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Video: Dodge Charger and Comparative Studies in Manhood

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At this time of year, what with the snow blanketing most of Europe and North America, with family getting Christmas lights up and Hanukah candles burning slowly, I am transported back to a simpler time, when emissions were something that came from my dad after he had a hunk of barely cooked, bloody, red meat and greasy fries to go with it.

Back then, gas prices weren’t hovering at the poverty-inducing $5/gallon level like when I filled up this evening (note to reader: I live in a semi-Socialist hell). And manhood wasn’t maintained or even enhanced with a little blue pill from a drug company. I think of the time before that wonderfully cursed invention, the Internet.  

Automotively speaking, I think of a time when my dad drove big American coupes and sedans with carburetors that could suck a bird in, and later on, fuel injected ones that spewed out decayed dinosaur particles with reckless abandon--which I am paying for now with the advent of unstable weather, small cars, and hybrid and electric cars like the ugly yet significant 2011 Chevy Volt and 2010 Toyota Prius.

We drove in unreliable, rear-wheel-drive beasts that were a blast to hammer down a highway.

And that made me go hunting for some vintage video on YouTube. I found a gem I’d like to present to you, for the Dodge Charger 500. But before I do, let me say this: The brand and this particular vehicle have remained remarkably steady in its desire to link a man’s manhood with the bullishness of the car.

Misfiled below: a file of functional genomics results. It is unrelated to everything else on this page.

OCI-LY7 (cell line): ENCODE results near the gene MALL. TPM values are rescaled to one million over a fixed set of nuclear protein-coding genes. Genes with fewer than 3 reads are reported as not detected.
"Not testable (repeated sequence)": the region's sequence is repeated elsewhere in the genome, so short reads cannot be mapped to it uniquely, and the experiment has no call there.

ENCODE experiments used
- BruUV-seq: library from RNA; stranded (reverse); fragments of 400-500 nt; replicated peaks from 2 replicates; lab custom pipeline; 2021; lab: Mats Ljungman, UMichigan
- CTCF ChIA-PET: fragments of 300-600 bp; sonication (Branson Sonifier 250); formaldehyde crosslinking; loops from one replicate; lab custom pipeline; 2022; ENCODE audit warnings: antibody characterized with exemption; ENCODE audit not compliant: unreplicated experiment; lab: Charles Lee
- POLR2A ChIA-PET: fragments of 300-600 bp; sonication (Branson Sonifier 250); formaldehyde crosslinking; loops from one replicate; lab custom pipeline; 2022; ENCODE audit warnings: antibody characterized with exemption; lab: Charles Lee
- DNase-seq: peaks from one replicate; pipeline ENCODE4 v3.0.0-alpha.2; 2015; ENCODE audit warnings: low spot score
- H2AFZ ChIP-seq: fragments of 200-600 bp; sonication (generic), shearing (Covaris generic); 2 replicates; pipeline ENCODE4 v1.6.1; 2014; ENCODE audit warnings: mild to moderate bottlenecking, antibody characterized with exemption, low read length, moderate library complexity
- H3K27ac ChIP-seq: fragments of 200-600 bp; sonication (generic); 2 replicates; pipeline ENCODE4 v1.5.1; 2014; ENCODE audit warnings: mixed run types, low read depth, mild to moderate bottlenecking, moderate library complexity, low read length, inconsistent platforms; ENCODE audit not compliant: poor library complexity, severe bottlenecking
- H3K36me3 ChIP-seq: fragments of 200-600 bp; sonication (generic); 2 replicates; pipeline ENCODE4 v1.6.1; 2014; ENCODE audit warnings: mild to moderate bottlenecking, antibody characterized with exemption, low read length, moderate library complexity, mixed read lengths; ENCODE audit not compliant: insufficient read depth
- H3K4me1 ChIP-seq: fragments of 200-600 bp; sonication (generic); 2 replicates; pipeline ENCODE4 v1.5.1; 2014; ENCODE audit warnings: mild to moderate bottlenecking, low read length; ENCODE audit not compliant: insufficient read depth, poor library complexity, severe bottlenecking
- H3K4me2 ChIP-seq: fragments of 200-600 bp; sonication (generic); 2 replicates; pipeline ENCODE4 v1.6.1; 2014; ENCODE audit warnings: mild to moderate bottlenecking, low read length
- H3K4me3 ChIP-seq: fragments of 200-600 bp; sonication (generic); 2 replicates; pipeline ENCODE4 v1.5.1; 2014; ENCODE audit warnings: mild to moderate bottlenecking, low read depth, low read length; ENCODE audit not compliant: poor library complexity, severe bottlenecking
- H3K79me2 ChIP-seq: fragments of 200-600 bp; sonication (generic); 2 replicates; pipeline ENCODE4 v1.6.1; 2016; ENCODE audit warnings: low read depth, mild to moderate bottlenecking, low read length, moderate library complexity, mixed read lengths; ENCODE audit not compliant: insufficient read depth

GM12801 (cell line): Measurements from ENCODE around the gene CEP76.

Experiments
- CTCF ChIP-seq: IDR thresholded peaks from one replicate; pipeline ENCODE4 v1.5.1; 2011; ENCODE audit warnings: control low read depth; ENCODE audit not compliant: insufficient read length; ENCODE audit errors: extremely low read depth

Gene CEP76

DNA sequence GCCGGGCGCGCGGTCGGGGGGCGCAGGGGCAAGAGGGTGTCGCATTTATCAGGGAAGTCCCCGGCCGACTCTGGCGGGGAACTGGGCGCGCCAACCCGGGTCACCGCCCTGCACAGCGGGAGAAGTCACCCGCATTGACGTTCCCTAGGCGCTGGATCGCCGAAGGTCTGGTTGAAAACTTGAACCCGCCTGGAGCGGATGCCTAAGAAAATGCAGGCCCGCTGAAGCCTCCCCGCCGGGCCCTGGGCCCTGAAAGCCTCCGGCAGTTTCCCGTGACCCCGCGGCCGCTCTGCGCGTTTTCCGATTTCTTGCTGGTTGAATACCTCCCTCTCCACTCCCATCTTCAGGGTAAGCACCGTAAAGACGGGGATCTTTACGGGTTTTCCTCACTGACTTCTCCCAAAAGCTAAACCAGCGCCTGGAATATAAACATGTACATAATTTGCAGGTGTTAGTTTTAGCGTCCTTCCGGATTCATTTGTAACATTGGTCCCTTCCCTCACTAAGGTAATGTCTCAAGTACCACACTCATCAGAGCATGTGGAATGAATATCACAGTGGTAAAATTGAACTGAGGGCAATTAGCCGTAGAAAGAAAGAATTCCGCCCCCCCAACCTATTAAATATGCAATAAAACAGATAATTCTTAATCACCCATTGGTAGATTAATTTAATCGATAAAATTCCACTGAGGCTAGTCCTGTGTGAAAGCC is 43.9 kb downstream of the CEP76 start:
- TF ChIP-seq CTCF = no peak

It’s a really simple message: Drive this car, and you will be a man, or at least maintain your manhood. See what I mean ...

1970 Dodge Charger 500




What can you say about our milquetoast main actor Elliot that hasn’t already been thought once you watch this commercial. Sissy? Loser? Sure, but he’s got that car, the 500!

And see how the women are drawn to him like kitchen magnets to a domestic refrigerator.

Now, if you can get past Elliot’s bizarre facial expressions (maybe it’s a nervous twitch?), you can see the car in all it’s Paleolithic glory, wide, large and in charge. And of course the extremely sexist message at the end of the commercial.

Yes, it’s a product of its time, but it's really great American commercial making. And the focus of the commercial only serves to underscore that the more things change, the more they stay the same.

2010 Dodge Charger




The message here is pretty clear. It’s 40 years later, and men have become sissies, emasculated, nullified and reduced to holding our wives' lip balms.

Is this equality? Maybe. Is it payback for years of acting like Elliot of the 70’s Charger fame? Possibly. Does it suck having to put the toilet seat down and watch chick flicks so the wife is happy? You bet.

But there is still salvation, a rolling man cave, with gobs of torque and horsepower that shows your disregard for the environment and simultaneously how you won’t The Man (or The Woman) keep your spirit down. It’s called Hemi therapy. And it’s a really well done commercial.

Kudos, Dodge for keeping the message consistent after 40 years.

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